Readers know that I hate genealogy “games.” I think most of them are time wasters and I cannot see any real purpose in completing them just to say that I completed a challenge in some made contest. However as something of a more practical challenge, I decided to see how many other descendants of my great and great-great-grandparents show up in my DNA results at AncestryDNA.

  • Neill great-grandparents–no matches other than me.
  • Trautvetter great-grandparents–two other descendants
  • Ufkes great-grandparents–two other descendants
  • Habben great-grandparents–three other descendants
  • Neill great-great-grandparents–ten other descendants
  • Rampley great-great-grandparents–eight other descendants
  • Trautvetter great-great-grandparents–three other descendants
  • Sargent great-great-grandparents–none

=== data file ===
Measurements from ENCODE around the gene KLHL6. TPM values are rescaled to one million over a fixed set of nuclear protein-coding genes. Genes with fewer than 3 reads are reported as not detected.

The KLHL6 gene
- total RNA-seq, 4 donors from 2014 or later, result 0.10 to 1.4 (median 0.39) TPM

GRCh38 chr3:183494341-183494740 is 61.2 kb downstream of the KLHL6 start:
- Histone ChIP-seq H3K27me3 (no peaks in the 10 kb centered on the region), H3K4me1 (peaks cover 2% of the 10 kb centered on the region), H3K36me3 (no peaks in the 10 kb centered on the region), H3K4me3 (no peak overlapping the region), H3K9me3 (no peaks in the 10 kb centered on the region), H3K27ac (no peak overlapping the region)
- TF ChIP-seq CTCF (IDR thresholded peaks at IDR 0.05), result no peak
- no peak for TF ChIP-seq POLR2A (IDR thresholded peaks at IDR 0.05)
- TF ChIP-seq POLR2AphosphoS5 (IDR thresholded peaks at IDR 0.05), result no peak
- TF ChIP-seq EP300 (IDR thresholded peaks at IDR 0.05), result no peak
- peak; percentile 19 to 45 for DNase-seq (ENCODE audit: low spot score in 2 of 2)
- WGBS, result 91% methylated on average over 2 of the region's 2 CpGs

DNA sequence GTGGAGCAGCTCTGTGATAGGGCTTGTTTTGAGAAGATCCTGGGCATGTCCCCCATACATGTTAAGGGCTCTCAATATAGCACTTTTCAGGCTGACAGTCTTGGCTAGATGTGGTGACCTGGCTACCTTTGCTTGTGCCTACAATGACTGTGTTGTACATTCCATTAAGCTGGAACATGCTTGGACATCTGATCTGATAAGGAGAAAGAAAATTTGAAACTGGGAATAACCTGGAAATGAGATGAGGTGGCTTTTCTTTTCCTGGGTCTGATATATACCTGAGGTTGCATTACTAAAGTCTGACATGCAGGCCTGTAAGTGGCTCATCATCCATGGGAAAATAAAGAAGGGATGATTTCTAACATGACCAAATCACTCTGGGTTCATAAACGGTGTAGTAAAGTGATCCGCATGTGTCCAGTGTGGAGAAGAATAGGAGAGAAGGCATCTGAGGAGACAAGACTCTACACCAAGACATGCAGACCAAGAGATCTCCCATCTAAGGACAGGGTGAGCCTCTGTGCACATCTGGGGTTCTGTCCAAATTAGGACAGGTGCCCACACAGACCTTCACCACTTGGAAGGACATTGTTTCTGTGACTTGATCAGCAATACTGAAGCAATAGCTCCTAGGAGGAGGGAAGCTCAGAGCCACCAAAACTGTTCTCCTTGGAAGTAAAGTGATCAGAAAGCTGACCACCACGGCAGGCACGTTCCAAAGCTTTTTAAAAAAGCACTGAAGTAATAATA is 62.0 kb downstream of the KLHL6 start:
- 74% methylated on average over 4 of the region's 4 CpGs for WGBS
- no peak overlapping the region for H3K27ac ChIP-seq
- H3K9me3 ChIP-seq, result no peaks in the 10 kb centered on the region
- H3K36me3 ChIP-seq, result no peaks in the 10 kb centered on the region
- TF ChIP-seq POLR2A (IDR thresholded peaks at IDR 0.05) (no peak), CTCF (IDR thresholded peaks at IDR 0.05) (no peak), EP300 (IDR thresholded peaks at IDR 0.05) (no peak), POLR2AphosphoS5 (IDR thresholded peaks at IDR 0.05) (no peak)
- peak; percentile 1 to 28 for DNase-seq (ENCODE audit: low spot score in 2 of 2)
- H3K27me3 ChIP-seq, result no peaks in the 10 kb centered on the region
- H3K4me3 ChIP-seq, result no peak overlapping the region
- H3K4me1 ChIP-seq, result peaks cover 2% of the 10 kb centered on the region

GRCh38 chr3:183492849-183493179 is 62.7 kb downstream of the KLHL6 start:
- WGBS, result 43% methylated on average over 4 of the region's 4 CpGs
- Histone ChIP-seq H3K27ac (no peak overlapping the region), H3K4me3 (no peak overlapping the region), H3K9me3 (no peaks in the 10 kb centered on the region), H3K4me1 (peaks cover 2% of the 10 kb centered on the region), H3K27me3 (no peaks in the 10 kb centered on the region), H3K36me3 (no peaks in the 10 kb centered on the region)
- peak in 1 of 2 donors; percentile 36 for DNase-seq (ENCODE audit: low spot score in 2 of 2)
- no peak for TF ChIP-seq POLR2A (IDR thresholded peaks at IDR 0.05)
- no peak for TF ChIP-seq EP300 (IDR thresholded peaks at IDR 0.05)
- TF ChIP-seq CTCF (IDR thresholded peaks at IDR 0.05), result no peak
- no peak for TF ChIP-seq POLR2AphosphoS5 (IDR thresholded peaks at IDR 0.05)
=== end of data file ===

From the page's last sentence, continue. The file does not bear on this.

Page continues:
• Ufkes great-great-grandparents–four other descendants
  • Janssen great-great-grandparents–none
  • Habben great-great-grandparents–two other descendants
  • Goldenstein great-great-grandparents–seven other descendants

It should be noted that the matches with descendants of my great-great-grandparents descend from a different one of their children than I do.

None of my DNA matches are also descendants of my Neill great-grandparents. That family was relatively small compared to my other great-grandparents’ families and, to the best of my knowledge, none of them have tested (at least I hope not). I do have matches who are descendants of my Neill great-grandparents’ parents (and their grandparents and their great-grandparents–just not shown in this chart) and who share amounts of DNA consistent with our genealogical cousin relationship. The concern would have been if I had discovered no matches of both sets of their parents or earlier generations. That’s not the case as there are numerous descendants from earlier branches of that family.